braccio


braccio

braccio [brah-choh, -chee-oh] ExamplesWord Origin noun, plural brac·cia [brah-chuh, -chee-uh] /ˈbrɑ tʃə, -tʃi ə/.

  1. an old Italian unit of length, usually about 26 or 27 inches (66 or 68 cm), but varying between 18 and 28 inches (46 and 71 cm).

Origin of braccio 1750–60; Italian: literally, an arm Latin bracchium; see brace Examples from the Web for braccia Historical Examples of braccia

  • In combination its syllables sometimes get to four letters, as in fronte and braccia.

    Essays sthetical

    George Calvert

  • The whole cupola, from the ground up to the summit of the cross, is 202 braccia.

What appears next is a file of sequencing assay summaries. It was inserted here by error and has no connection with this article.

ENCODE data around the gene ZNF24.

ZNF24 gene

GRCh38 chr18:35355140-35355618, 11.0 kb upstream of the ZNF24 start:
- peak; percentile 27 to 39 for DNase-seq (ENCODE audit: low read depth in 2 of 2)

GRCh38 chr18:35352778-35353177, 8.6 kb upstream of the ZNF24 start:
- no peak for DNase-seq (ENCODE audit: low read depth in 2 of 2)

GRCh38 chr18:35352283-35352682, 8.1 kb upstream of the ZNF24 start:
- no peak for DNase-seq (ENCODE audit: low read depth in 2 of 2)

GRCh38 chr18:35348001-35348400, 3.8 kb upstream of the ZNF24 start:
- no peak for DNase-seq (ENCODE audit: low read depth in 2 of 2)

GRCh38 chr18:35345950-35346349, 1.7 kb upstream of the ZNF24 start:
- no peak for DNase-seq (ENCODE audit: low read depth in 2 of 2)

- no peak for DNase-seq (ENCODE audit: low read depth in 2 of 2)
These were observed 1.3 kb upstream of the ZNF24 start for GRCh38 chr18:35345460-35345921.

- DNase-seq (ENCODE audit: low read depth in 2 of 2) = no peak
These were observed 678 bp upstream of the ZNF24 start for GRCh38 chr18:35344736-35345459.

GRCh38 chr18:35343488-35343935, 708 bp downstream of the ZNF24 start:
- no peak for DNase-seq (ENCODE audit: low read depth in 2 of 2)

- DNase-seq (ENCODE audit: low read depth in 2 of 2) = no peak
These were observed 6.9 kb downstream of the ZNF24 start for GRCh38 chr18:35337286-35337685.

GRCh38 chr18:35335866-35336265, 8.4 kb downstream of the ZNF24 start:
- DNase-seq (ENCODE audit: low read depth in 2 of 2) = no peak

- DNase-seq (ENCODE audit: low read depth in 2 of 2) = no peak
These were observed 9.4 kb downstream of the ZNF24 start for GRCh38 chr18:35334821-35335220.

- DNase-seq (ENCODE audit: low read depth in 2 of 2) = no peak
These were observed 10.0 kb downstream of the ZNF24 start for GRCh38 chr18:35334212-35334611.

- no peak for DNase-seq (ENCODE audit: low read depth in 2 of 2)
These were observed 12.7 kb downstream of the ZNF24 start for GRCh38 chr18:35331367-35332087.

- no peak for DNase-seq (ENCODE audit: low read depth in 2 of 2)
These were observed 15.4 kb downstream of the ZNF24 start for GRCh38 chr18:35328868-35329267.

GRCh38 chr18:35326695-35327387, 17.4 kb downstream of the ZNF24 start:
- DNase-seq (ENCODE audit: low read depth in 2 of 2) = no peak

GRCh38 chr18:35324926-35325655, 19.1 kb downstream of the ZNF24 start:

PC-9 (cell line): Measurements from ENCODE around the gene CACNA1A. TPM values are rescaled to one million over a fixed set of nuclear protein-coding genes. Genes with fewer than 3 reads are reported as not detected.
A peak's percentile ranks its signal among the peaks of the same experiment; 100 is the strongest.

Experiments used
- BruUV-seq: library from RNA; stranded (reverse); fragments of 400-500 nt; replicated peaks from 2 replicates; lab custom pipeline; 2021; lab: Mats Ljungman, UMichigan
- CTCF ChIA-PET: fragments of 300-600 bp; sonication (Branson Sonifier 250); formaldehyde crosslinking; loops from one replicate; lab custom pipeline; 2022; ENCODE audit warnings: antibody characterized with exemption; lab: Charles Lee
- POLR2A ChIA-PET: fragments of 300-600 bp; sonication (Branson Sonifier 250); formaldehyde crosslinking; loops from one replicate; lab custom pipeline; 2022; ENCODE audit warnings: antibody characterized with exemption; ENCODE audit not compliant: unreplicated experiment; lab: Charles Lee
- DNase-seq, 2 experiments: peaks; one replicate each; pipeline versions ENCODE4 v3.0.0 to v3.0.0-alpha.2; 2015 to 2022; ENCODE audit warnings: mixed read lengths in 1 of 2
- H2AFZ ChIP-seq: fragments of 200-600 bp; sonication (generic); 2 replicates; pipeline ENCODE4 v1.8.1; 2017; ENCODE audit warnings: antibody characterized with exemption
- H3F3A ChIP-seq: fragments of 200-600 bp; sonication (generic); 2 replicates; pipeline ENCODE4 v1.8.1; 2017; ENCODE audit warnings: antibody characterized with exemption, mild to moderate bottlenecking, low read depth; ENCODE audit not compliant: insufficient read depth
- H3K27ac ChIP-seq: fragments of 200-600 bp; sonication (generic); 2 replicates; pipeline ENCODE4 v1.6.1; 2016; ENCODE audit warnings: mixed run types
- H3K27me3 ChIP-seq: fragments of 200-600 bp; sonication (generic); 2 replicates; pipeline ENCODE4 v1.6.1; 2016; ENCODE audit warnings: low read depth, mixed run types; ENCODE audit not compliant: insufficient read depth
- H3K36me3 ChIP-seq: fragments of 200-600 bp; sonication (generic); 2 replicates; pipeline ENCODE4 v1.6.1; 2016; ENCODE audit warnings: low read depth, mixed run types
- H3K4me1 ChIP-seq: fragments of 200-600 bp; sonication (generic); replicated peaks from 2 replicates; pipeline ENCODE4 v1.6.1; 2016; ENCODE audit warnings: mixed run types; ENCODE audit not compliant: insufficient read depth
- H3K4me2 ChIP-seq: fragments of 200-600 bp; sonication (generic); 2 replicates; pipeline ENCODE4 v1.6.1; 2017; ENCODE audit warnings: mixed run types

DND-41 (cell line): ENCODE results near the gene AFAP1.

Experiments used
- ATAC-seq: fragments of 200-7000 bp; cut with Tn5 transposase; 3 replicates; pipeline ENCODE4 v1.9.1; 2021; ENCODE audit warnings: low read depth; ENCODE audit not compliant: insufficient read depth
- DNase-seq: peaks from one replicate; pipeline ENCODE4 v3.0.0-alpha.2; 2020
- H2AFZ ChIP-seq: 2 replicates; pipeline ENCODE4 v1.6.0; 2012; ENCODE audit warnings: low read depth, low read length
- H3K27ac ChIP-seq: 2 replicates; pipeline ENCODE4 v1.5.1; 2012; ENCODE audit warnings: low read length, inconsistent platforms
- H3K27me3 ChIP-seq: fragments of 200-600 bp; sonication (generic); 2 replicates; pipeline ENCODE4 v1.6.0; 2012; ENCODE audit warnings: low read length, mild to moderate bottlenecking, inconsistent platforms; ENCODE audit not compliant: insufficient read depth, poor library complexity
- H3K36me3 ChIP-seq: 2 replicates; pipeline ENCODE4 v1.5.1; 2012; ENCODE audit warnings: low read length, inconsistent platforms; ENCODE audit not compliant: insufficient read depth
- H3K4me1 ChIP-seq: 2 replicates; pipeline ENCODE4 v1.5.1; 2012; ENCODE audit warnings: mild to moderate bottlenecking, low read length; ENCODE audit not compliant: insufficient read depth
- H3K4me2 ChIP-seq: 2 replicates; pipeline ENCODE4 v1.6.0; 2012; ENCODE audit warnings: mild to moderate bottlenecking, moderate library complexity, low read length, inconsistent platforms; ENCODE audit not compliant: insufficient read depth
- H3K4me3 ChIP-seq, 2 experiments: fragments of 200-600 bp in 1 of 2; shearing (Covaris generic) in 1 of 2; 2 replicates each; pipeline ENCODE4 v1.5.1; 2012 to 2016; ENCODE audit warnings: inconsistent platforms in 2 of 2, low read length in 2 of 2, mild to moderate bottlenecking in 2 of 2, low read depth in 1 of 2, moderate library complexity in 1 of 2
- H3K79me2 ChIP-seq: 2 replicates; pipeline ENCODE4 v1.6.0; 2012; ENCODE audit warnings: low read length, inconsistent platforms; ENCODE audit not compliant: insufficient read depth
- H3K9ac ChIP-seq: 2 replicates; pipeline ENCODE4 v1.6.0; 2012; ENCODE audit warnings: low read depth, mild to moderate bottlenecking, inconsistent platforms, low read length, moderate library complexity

Lives of the Most Eminent Painters Sculptors and Architects

    Giorgio Vasari

  • The middle nave alone is 72 braccia in height; and the other two lesser naves, 48 braccia.

    Lives of the Most Eminent Painters Sculptors and Architects

    Giorgio Vasari

  • The ornamental frame of this altar is thirteen braccia high, and the predella is two braccia high.

    Lives of the Most Eminent Painters Sculptors and Architects

    Giorgio Vasari

  • This figure was clothed and six braccia high, and he erected and completely finished it.

    Lives of the most Eminent Painters Sculptors and Architects

    Giorgio Vasari

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